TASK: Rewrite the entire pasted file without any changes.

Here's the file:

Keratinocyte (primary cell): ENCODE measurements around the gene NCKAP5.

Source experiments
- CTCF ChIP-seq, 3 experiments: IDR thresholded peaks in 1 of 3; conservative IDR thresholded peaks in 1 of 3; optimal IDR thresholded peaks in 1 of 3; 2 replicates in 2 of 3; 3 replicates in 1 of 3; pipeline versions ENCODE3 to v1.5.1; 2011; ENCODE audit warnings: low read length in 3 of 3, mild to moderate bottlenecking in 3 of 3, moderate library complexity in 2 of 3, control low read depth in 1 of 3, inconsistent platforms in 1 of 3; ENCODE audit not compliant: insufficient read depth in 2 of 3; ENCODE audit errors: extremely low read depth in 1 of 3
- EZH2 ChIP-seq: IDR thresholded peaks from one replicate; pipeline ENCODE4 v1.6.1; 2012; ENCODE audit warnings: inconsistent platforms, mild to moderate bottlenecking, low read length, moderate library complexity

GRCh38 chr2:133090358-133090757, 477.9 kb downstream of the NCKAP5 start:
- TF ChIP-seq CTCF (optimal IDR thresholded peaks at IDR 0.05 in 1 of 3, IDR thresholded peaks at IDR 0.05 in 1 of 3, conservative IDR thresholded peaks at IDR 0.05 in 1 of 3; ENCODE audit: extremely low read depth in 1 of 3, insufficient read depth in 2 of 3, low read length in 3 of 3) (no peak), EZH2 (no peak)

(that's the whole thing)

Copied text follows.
Keratinocyte (primary cell): ENCODE measurements around the gene NCKAP5.

Source experiments
- CTCF ChIP-seq, 3 experiments: IDR thresholded peaks in 1 of 3; conservative IDR thresholded peaks in 1 of 3; optimal IDR thresholded peaks in 1 of 3; 2 replicates in 2 of 3; 3 replicates in 1 of 3; pipeline versions ENCODE3 to v1.5.1; 2011; ENCODE audit warnings: low read length in 3 of 3, mild to moderate bottlenecking in 3 of 3, moderate library complexity in 2 of 3, control low read depth in 1 of 3, inconsistent platforms in 1 of 3; ENCODE audit not compliant: insufficient read depth in 2 of 3; ENCODE audit errors: extremely low read depth in 1 of 3
- EZH2 ChIP-seq: IDR thresholded peaks from one replicate; pipeline ENCODE4 v1.6.1; 2012; ENCODE audit warnings: inconsistent platforms, mild to moderate bottlenecking, low read length, moderate library complexity

GRCh38 chr2:133090358-133090757, 477.9 kb downstream of the NCKAP5 start:
- TF ChIP-seq CTCF (optimal IDR thresholded peaks at IDR 0.05 in 1 of 3, IDR thresholded peaks at IDR 0.05 in 1 of 3, conservative IDR thresholded peaks at IDR 0.05 in 1 of 3; ENCODE audit: extremely low read depth in 1 of 3, insufficient read depth in 2 of 3, low read length in 3 of 3) (no peak), EZH2 (no peak)